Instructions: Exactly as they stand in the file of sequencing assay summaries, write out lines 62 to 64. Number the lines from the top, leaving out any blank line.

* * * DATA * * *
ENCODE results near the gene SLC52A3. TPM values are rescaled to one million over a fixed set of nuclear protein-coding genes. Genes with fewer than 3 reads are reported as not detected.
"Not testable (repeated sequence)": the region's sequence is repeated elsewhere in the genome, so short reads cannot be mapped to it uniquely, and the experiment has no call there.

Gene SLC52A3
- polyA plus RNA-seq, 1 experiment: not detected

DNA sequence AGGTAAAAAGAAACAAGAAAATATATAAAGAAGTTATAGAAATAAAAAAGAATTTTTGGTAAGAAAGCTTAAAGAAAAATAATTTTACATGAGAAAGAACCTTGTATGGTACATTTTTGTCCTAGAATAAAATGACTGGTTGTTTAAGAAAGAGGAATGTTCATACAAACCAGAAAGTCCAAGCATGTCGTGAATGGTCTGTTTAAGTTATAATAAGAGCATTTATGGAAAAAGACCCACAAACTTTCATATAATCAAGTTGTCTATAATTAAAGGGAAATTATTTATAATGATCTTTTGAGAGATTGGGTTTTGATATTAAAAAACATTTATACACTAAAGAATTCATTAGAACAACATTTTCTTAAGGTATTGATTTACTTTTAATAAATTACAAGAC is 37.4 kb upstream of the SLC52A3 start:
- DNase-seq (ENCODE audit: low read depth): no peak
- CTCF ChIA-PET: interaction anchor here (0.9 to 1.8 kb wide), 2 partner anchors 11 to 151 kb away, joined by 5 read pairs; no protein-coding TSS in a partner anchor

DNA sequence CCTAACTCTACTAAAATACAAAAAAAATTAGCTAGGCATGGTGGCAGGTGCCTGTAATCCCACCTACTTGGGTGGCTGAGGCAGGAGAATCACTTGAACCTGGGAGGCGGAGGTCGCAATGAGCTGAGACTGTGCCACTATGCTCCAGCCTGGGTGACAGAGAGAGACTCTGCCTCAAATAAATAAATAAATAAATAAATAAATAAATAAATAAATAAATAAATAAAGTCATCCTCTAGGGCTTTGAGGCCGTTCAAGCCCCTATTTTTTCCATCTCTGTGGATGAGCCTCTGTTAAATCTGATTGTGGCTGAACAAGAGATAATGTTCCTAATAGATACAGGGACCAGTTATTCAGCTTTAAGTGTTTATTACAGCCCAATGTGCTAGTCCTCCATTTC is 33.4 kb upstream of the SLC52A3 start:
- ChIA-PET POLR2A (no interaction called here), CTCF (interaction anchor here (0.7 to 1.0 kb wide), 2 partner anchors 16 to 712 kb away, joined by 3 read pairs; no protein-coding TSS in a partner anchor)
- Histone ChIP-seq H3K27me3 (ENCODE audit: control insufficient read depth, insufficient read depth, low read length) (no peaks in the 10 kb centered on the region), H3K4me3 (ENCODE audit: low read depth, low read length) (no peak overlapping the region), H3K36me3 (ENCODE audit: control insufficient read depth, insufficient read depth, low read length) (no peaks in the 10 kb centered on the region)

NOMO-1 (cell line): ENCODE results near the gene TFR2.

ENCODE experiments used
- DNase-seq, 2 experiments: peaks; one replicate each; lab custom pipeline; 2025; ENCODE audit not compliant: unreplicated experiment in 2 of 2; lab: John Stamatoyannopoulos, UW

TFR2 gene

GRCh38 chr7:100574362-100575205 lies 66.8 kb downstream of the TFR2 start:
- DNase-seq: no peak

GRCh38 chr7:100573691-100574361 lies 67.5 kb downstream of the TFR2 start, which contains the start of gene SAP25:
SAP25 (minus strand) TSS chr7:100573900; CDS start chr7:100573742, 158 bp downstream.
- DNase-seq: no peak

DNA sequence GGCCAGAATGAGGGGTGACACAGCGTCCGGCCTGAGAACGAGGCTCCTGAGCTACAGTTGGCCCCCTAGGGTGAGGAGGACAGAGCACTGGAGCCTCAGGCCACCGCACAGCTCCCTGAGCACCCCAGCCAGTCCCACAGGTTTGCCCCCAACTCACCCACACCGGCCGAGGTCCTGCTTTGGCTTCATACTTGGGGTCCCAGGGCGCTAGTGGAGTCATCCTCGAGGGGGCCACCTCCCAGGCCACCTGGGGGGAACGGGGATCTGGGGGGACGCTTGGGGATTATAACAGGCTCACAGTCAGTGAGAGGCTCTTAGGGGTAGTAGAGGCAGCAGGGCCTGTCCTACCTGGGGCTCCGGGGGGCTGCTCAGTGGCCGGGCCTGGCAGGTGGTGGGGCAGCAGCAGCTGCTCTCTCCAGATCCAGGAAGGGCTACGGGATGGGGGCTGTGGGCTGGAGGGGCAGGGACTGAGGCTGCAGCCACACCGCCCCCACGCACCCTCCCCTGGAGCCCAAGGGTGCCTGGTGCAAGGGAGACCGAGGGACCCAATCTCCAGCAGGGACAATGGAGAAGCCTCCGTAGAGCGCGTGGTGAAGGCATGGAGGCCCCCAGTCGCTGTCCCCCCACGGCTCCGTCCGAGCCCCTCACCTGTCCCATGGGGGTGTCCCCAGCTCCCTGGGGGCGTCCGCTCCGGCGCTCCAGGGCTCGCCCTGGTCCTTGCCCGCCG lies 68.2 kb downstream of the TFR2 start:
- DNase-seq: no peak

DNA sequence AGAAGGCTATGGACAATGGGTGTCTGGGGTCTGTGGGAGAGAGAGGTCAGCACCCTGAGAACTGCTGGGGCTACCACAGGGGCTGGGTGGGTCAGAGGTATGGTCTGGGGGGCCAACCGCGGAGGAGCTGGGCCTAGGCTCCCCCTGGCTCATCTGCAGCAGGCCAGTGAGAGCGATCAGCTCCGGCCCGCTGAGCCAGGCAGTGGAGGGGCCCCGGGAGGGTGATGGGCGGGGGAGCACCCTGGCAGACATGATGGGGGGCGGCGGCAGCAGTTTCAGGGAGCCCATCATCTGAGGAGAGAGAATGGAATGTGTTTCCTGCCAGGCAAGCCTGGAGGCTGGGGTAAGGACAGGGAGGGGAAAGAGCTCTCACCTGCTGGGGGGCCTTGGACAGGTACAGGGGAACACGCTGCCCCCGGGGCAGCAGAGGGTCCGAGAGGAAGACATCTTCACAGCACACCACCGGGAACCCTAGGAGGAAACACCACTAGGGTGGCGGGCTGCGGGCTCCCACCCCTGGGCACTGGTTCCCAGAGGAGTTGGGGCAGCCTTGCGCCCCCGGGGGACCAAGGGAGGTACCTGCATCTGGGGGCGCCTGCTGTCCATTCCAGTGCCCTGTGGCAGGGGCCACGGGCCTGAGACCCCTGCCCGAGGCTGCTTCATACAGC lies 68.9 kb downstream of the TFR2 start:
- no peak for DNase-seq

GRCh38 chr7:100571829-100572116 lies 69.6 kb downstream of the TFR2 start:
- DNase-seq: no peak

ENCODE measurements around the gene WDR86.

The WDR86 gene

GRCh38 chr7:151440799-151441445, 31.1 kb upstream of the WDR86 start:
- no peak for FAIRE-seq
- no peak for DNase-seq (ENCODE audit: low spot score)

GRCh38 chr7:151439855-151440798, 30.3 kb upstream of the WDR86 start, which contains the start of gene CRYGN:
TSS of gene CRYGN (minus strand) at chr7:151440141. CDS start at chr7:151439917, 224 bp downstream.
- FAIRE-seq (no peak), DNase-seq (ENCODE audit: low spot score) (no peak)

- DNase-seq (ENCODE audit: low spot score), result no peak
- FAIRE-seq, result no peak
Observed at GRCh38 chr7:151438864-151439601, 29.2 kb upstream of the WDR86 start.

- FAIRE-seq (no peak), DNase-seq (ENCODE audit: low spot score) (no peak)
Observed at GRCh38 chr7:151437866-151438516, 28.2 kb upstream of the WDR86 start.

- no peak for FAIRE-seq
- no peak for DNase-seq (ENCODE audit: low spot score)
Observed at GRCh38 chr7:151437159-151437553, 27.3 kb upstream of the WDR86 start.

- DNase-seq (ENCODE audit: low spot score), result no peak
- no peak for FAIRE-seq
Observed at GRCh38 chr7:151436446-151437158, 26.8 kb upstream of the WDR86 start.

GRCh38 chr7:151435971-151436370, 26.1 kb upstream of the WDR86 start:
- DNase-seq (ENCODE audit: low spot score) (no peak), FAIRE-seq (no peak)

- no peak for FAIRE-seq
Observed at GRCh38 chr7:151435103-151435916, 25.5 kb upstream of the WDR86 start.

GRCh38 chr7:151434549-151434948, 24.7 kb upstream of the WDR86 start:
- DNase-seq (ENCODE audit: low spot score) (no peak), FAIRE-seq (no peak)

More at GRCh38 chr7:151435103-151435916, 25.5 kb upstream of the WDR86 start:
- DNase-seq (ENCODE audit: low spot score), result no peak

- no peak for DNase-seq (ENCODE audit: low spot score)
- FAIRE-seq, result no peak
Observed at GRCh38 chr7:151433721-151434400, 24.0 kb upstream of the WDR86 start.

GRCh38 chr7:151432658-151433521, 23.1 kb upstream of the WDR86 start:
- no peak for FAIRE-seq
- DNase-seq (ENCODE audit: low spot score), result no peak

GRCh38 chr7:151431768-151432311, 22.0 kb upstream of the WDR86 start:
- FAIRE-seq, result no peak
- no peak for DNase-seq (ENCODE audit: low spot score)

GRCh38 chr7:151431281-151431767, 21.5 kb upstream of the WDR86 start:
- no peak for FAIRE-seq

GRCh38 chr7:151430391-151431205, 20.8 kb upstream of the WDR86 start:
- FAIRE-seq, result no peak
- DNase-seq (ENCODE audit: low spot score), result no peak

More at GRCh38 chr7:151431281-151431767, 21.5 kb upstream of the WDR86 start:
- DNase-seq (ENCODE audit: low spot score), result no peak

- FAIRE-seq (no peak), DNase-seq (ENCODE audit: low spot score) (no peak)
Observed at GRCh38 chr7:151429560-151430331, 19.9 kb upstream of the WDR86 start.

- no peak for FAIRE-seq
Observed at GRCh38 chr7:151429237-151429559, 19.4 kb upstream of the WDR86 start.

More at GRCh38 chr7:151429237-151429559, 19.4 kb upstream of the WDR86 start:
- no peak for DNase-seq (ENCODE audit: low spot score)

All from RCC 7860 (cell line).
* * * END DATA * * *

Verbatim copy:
GRCh38 chr7:151431281-151431767, 21.5 kb upstream of the WDR86 start:
- no peak for FAIRE-seq

GRCh38 chr7:151430391-151431205, 20.8 kb upstream of the WDR86 start: